Discover Wildflowers

Rows of bright blue-purple penstemon wildflowes.
Penstemon wildflowers growing along the road to Sunrise.

NPS Photo

 

Mount Rainer's renowned wildflowers bloom for a limited amount of time every year. The "peak" bloom for wildflowers is heavily dependent on weather and precipitation patterns, so accurate predictions are difficult. In most years, many flowers will be blooming by mid-July, and by the first of August the meadows should be very impressive. Frost can occur by late August, but even after light frosts the meadows continue to be very beautiful, thanks to changing leaf colors and seed pod development that take the place of colorful blossoms.

For a better idea of what the wildflowers are doing this year, please see the Currently Blooming section below, which summarizes what's blooming where.

Explore further:

  • Wildflower Guide - Unfamiliar with Mount Rainier's wildflowers? Photos and brief descriptions of some of the common wildflower species can be found in the park's online wildflower guide.
  • Wildflower photo galleries - Collections of subalpine and forest wildflowers.
  • Wildflower video gallery - Preview Mount Rainier's blooming wildflower meadows by watching these short videos.
  • The Seasons of Mount Rainier - View short videos of different plants found in various parts of the park.
  • Ecological Restoration - Watch short videos about the Ecological Restoration program's work in the park.

Four images of berries, left to right: rows of dark blue berries hanging underneath a leaf; several small red berries at the center of a spray of leaves; two blue berries on a branch; three raspberry-like berries, one red two unripe, against a green leaf.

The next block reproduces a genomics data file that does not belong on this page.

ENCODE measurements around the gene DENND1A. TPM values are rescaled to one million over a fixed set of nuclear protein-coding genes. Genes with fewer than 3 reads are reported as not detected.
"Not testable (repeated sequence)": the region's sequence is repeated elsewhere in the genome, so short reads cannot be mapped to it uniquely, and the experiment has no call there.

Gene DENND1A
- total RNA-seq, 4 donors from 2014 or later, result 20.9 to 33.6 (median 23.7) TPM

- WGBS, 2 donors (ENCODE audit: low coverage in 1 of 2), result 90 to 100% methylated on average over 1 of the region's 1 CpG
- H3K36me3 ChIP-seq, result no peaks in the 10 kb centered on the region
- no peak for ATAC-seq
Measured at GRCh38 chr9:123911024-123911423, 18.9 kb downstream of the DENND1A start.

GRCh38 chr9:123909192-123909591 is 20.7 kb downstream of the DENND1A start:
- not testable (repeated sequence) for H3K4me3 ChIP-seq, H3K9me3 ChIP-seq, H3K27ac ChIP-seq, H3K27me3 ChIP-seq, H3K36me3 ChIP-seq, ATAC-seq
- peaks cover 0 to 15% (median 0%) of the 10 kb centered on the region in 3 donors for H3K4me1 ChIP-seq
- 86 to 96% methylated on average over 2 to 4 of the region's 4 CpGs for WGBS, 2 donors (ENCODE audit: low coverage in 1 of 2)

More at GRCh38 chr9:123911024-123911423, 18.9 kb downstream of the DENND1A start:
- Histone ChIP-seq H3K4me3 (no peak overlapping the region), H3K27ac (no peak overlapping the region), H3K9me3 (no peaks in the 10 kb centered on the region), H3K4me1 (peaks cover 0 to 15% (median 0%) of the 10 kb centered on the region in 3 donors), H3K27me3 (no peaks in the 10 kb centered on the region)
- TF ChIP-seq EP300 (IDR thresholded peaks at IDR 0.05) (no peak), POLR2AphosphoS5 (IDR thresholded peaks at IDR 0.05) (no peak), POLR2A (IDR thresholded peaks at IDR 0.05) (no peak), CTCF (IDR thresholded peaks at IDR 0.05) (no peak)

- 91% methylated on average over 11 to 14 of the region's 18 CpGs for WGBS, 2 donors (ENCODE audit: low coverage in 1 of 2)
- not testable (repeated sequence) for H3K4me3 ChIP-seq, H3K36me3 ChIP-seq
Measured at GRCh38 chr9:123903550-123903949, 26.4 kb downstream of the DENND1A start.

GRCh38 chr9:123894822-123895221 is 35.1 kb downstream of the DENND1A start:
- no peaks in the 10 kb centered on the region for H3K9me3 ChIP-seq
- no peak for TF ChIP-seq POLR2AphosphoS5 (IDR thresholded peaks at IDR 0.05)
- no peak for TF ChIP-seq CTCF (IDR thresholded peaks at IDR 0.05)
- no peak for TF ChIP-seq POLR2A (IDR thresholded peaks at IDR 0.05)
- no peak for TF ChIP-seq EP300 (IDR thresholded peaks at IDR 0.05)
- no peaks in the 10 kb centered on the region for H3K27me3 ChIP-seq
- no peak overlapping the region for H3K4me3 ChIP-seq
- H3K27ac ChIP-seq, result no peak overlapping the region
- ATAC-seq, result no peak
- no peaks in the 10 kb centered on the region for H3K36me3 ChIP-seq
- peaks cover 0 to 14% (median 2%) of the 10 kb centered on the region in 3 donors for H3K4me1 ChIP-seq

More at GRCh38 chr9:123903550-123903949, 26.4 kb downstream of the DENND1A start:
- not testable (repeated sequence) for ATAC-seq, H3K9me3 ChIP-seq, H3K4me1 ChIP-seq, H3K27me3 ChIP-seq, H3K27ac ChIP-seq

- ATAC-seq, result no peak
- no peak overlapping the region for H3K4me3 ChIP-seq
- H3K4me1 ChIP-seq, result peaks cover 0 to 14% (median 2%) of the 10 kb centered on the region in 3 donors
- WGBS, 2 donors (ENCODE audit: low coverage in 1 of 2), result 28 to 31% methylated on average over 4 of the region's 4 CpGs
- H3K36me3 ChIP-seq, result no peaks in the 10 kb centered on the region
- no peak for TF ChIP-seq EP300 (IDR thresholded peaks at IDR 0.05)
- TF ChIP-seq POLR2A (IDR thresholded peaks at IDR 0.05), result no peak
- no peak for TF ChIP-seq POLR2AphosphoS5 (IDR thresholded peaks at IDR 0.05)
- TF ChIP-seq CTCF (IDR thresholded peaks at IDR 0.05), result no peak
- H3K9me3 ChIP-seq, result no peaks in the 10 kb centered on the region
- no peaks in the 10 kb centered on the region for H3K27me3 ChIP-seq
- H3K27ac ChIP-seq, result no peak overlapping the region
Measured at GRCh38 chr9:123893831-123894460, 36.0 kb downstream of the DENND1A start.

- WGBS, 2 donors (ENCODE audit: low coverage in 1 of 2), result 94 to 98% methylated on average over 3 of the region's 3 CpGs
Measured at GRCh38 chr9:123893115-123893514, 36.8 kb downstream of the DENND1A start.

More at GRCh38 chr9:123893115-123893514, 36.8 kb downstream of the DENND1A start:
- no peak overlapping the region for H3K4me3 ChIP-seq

Some of the edible berries of Mount Rainier National Park, left to right: salal, bunchberry, huckleberry, thimbleberry.

NPS Photos

Currently Blooming

Last Updated: September 13, 2018

Wildflower season is reaching its natural conclusion… berries! Some berries are tasty treats for hungry hikers, but not all berries are edible for people. Make sure you know the identification of any berry before eating it. (Note: Up to one gallon per person per day of berries may be collected for personal use.) Many animals depend on berries and seeds for food for winter. Some berries even survive to go on to become new plants!

Please Note: As snow melts away, it may be tempting to skirt remaining patches of snow that are covering trails. However, by going off trail you are walking on and damaging the wildflowers that you may be coming to see! It is better to stay on trail even if that means crossing snow, particularly in the high-visitation meadows around Paradise and Sunrise.

Wildflower Reports - Check back Summer 2019!

Mountain Bog Gentian
Mountain Bog Gentian

NPS Photo

Wildflower Photos
The photos featured here are usually taken by park staff and volunteers from all over the park. Share your own wildflower photos in the Mount Rainier Flickr group! Higher resolution versions of wildflower photos are available on Mount Rainier's Flickr page.

Plan Your Visit
Paradise
and
Sunrise are two of the main visitor center areas at Mount Rainier National Park. Both areas are well known for their impressive wildflower meadows. The park also maintains dozens of trails perfect for wildflower viewing.

 

Last updated: September 13, 2018

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55210 238th Avenue East
Ashford, WA 98304

Phone:

(360) 569-2211

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